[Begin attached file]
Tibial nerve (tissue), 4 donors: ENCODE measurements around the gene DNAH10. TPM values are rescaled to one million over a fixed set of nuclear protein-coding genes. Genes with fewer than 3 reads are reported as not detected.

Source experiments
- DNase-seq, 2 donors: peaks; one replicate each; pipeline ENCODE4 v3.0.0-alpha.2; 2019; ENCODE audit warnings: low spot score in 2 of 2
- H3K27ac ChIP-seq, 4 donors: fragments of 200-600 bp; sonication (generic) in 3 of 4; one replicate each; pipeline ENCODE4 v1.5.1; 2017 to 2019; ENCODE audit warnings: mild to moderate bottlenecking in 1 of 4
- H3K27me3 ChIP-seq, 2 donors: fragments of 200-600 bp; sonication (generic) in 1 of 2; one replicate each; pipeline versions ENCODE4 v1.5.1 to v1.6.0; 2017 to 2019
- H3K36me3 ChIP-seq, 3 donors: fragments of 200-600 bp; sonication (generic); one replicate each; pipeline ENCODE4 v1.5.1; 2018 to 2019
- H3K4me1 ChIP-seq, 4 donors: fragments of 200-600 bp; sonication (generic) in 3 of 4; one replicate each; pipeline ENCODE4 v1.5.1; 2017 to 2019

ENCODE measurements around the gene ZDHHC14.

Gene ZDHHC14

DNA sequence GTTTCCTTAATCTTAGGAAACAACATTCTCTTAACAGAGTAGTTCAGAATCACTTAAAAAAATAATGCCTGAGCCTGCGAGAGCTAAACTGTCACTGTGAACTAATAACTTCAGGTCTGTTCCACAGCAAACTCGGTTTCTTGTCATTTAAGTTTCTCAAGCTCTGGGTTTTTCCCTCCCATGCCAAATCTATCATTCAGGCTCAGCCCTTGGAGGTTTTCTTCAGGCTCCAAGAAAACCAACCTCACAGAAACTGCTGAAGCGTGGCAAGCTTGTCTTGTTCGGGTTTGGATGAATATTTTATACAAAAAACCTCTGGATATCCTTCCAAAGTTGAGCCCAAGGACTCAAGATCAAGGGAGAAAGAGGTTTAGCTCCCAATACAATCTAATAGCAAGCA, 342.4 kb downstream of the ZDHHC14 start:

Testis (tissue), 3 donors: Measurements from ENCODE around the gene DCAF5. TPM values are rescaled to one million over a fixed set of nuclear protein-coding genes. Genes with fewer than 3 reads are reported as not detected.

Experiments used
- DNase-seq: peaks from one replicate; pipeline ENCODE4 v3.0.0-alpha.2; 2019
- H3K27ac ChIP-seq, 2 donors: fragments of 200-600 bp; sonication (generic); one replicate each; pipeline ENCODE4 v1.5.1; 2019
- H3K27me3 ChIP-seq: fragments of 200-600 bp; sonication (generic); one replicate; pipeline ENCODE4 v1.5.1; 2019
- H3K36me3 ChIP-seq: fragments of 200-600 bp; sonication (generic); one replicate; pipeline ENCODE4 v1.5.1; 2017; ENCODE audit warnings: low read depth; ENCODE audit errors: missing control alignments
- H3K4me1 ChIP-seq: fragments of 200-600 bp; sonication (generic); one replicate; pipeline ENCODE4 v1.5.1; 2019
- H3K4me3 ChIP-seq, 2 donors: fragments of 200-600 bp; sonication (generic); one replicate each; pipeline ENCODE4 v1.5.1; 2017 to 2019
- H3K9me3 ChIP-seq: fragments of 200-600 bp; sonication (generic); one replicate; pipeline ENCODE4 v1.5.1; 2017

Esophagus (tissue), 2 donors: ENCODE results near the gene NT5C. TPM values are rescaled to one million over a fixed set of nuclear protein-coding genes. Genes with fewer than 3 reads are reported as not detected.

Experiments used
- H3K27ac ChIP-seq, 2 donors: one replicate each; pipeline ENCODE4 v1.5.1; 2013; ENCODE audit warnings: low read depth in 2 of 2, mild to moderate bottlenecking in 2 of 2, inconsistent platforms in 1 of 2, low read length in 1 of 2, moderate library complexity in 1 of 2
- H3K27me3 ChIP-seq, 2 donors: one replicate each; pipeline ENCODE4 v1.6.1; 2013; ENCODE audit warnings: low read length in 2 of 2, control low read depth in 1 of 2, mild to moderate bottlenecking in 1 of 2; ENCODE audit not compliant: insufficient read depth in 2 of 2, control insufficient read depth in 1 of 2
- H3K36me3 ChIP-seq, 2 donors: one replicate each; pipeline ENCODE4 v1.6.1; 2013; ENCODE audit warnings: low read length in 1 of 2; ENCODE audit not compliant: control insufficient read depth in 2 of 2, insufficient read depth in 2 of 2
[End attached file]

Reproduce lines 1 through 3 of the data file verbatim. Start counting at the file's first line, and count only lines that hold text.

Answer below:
Tibial nerve (tissue), 4 donors: ENCODE measurements around the gene DNAH10. TPM values are rescaled to one million over a fixed set of nuclear protein-coding genes. Genes with fewer than 3 reads are reported as not detected.

Source experiments
- DNase-seq, 2 donors: peaks; one replicate each; pipeline ENCODE4 v3.0.0-alpha.2; 2019; ENCODE audit warnings: low spot score in 2 of 2